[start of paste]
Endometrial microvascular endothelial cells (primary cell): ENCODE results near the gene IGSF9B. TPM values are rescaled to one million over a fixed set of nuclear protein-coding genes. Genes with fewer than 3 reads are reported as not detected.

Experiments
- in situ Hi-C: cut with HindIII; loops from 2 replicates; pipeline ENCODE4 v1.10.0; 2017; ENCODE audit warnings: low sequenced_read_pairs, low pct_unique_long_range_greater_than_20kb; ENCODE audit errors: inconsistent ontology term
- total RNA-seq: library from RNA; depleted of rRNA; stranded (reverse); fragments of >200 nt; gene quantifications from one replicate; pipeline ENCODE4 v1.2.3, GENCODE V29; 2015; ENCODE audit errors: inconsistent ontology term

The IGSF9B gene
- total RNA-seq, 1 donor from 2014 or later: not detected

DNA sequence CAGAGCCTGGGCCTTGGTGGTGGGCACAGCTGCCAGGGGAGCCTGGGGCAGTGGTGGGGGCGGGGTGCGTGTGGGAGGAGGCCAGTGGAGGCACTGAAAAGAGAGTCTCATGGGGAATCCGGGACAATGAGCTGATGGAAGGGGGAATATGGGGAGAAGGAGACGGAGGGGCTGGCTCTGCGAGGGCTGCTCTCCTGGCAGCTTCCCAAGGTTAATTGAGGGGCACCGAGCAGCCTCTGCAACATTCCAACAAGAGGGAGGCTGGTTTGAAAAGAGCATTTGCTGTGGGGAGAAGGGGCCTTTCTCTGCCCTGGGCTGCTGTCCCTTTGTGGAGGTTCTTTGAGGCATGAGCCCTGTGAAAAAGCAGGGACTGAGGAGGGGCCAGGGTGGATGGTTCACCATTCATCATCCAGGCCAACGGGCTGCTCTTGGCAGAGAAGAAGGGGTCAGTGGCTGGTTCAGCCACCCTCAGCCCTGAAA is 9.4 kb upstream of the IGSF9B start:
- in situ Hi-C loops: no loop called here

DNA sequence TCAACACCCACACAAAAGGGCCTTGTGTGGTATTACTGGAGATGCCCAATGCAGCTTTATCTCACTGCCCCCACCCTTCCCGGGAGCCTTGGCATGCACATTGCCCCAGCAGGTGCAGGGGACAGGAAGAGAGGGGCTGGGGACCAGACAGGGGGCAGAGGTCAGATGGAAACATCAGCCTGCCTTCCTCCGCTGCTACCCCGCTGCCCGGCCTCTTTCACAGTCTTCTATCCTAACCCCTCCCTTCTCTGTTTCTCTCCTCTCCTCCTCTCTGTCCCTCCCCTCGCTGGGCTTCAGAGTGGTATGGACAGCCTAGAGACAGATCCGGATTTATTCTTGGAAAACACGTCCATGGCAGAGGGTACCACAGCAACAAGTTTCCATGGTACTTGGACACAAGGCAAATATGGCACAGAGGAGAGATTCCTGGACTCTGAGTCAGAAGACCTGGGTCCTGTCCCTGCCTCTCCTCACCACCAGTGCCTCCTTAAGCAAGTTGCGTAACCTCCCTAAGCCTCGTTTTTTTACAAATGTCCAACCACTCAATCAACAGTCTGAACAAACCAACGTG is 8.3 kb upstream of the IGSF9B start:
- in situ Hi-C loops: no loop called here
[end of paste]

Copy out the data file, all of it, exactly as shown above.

Endometrial microvascular endothelial cells (primary cell): ENCODE results near the gene IGSF9B. TPM values are rescaled to one million over a fixed set of nuclear protein-coding genes. Genes with fewer than 3 reads are reported as not detected.

Experiments
- in situ Hi-C: cut with HindIII; loops from 2 replicates; pipeline ENCODE4 v1.10.0; 2017; ENCODE audit warnings: low sequenced_read_pairs, low pct_unique_long_range_greater_than_20kb; ENCODE audit errors: inconsistent ontology term
- total RNA-seq: library from RNA; depleted of rRNA; stranded (reverse); fragments of >200 nt; gene quantifications from one replicate; pipeline ENCODE4 v1.2.3, GENCODE V29; 2015; ENCODE audit errors: inconsistent ontology term

The IGSF9B gene
- total RNA-seq, 1 donor from 2014 or later: not detected

DNA sequence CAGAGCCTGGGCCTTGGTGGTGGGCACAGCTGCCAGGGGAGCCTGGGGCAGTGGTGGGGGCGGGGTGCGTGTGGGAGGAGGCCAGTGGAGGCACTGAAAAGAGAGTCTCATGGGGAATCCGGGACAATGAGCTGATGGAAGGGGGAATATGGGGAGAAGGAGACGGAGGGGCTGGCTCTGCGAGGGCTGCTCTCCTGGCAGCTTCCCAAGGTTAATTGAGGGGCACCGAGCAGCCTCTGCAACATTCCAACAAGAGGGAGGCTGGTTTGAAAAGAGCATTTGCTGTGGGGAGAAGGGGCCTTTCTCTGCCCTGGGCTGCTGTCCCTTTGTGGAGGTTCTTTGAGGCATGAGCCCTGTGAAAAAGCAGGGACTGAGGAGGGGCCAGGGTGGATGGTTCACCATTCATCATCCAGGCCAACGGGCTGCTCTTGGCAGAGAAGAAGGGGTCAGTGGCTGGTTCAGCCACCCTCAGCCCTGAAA is 9.4 kb upstream of the IGSF9B start:
- in situ Hi-C loops: no loop called here

DNA sequence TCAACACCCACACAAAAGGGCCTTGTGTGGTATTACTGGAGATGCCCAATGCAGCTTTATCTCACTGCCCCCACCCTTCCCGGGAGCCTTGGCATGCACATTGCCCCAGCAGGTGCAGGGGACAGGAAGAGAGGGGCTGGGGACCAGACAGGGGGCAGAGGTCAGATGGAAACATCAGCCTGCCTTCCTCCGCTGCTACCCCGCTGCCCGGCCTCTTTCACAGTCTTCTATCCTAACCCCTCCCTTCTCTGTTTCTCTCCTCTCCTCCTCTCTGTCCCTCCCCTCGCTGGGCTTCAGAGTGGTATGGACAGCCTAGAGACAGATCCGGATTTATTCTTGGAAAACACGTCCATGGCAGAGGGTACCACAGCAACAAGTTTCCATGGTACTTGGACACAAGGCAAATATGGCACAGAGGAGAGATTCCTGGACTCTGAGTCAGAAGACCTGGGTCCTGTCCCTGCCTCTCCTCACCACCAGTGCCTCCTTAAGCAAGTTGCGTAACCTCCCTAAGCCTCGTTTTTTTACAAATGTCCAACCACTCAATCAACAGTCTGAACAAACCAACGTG is 8.3 kb upstream of the IGSF9B start:
- in situ Hi-C loops: no loop called here